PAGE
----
Jun 3, 2016 | By Kira

French 3D printing specialist Poly-Shape and Groupe Air Liquide, a world leader in gases, technologies and services for industry and health, have launched FAIR, a multi-million euro initiative that aims to develop advanced technologies and processes within France’s industrial additive manufacturing industry. To support this important project, French investment bank Bpifrance has announced that it will invest €10.5 million this year alone, and €35 million over the next four years. In addition to Poly-Shape and Groupe Air Liquide, the initiative includes two industrial partners, Adisseo and Auer, and five academic partners.

FAIR (which in French stands for Fabrication Additive pour Intensification de Réacteur, or Additive Manufacturing for Reactor Intensification) seeks to promote a competitive French AM sector, wherein advanced 3D printing technologies are used to enhance equipment, processes, and products in the areas of design, manufacture, and functionality.

The FAIR consortium has identified three key applications for research and development, each of which corresponds with an industrial partner. The first is hydrogen mobility, which will be led by Air Liquide. For its part, heating specialist Auer will oversee micro-CHP development (micro combined heat and power). Finally, Adisseo will explore 3D printed nutritional additives for animal feed. Though these may seem like unconventional areas for advanced 3D printing research compared to, say, automotive or aerospace design, additive manufacturing is an extremely versatile technology that has the potential to improve energy consumption, material waste, part complexity, material properties and more.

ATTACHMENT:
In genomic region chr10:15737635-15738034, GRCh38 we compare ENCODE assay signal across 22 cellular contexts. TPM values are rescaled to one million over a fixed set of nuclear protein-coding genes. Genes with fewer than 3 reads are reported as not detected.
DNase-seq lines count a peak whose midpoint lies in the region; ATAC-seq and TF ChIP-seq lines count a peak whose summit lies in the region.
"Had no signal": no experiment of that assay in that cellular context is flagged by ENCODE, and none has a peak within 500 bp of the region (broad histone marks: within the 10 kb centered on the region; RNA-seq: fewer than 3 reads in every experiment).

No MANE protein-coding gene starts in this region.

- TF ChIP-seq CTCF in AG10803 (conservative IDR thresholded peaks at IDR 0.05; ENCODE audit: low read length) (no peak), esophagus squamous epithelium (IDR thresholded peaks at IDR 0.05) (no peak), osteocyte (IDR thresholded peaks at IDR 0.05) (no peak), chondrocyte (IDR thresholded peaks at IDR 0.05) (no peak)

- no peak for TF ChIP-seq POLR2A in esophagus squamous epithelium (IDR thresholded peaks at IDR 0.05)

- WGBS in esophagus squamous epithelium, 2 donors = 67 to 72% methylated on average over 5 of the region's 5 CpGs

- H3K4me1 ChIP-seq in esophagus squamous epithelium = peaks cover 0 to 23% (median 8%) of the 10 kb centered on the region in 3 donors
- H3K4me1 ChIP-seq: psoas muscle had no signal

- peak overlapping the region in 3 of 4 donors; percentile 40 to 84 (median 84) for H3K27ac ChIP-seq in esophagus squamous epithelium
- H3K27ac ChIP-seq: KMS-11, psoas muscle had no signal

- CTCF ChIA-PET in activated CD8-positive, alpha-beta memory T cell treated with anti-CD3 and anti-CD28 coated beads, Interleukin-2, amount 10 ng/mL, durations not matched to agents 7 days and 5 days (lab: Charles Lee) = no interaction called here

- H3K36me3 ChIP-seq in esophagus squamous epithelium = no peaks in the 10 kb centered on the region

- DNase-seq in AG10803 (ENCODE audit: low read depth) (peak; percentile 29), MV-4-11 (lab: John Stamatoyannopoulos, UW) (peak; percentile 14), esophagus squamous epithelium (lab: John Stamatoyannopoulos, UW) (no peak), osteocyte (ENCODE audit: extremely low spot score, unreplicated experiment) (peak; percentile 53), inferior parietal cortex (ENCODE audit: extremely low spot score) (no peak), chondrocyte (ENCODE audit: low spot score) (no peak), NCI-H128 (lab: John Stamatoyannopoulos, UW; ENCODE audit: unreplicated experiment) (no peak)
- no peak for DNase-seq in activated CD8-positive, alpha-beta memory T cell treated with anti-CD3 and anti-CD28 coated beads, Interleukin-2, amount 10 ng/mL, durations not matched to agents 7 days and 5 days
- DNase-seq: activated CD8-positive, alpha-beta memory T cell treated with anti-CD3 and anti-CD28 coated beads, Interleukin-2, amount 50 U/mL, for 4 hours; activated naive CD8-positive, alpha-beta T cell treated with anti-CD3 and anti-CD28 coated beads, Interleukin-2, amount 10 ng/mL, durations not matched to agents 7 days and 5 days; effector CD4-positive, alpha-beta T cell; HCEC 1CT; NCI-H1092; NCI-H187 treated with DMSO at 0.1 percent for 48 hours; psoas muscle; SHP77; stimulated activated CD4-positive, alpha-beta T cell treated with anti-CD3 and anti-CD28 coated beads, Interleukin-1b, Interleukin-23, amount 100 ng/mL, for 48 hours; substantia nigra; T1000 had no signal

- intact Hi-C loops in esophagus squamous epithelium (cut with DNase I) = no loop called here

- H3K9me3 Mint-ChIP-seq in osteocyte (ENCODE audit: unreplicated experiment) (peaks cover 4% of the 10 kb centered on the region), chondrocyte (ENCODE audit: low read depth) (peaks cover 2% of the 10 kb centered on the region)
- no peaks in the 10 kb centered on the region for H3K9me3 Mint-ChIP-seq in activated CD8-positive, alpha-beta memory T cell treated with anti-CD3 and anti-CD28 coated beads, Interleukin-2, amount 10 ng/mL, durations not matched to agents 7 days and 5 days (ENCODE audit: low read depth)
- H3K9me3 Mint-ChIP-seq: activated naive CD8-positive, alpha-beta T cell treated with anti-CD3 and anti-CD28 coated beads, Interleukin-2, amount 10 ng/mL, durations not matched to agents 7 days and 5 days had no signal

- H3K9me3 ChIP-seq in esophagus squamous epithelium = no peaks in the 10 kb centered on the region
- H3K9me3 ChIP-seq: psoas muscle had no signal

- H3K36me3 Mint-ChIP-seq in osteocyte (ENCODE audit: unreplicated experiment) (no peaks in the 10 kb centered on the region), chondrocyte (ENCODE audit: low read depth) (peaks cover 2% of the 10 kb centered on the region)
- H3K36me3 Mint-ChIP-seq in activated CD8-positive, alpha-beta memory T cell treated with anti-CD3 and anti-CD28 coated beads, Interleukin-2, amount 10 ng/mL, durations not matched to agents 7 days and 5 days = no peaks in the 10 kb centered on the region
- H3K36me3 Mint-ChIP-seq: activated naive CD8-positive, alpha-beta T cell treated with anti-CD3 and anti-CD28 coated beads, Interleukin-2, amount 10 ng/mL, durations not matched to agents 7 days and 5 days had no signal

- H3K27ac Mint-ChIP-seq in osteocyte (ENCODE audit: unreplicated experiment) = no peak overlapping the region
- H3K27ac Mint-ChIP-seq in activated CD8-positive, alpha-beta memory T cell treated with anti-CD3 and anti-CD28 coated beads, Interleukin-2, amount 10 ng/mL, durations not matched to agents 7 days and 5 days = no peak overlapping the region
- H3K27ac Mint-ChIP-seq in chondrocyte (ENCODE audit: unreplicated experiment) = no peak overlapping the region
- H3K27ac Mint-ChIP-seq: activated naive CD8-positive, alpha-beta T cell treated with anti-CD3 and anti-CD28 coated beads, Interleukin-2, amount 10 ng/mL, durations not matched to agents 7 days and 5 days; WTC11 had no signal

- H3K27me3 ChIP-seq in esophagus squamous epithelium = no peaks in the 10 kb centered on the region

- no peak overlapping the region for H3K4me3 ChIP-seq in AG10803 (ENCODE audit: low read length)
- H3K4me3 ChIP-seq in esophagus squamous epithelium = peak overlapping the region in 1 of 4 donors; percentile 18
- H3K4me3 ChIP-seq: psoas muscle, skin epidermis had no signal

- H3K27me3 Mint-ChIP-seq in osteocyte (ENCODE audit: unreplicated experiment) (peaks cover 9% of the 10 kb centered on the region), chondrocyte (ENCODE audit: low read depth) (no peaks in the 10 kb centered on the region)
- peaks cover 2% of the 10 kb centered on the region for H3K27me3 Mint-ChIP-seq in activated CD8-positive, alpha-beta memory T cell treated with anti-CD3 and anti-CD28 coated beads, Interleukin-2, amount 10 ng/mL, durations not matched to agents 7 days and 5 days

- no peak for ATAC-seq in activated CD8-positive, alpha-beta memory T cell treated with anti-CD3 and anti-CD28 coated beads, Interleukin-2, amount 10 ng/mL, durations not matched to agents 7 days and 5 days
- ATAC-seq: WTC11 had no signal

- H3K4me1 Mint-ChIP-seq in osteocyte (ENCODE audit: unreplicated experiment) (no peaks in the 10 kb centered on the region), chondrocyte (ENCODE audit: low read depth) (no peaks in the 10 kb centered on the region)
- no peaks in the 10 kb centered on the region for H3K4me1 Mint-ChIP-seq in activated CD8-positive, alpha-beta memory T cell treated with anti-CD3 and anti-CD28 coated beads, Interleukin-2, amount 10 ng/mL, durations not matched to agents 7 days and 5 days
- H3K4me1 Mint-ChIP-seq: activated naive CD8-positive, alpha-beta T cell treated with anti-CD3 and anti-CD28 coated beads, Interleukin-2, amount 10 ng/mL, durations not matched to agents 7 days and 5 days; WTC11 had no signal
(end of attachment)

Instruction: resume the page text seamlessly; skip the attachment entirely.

As founding member, Poly-Shape will provide its 3D printing expertise, manufacturing 3D printed parts and equipment for the consortium members. Poly-Shape is a recognized leader in 3D printing innovation, known for 3D printing the largest additively manufactured parts in Europe for a pair of Thales Alenia Space satellites, and for developing 3D printed spinal implants.

To fulfill their research goals, the consortium’s industrial partners will also have access to the scientific and technical expertise of the CNRS (National Scientific Research Center) and Arts et Métiers (National School of Arts and Trades).

Overall, the aim is to drive forward France’s additive manufacturing industry, which is already considered a world leader, what with the presence of Airbus, Fives Michelin Additive Solutions, Dassault Systèmes and more. Over the next four years, FAIR seeks to further enhance France’s 3D printing leadership across all sectors by developing more complex 3D printed parts while reducing energy waste and production costs.

The €10.5 million in funding, announced this week, will come in the form of loans (€5.5M) and grants (€5M), and is financed by the National Investment Program (AIP). Bpifrance, a government-supported financial institute, currently manages a sum of €529 million dedicated to funding strategic R&D projects and innovative businesses that ‘strengthen competitiveness clusters’ within the country.

 

 

Posted in 3D Printer Company

 

 

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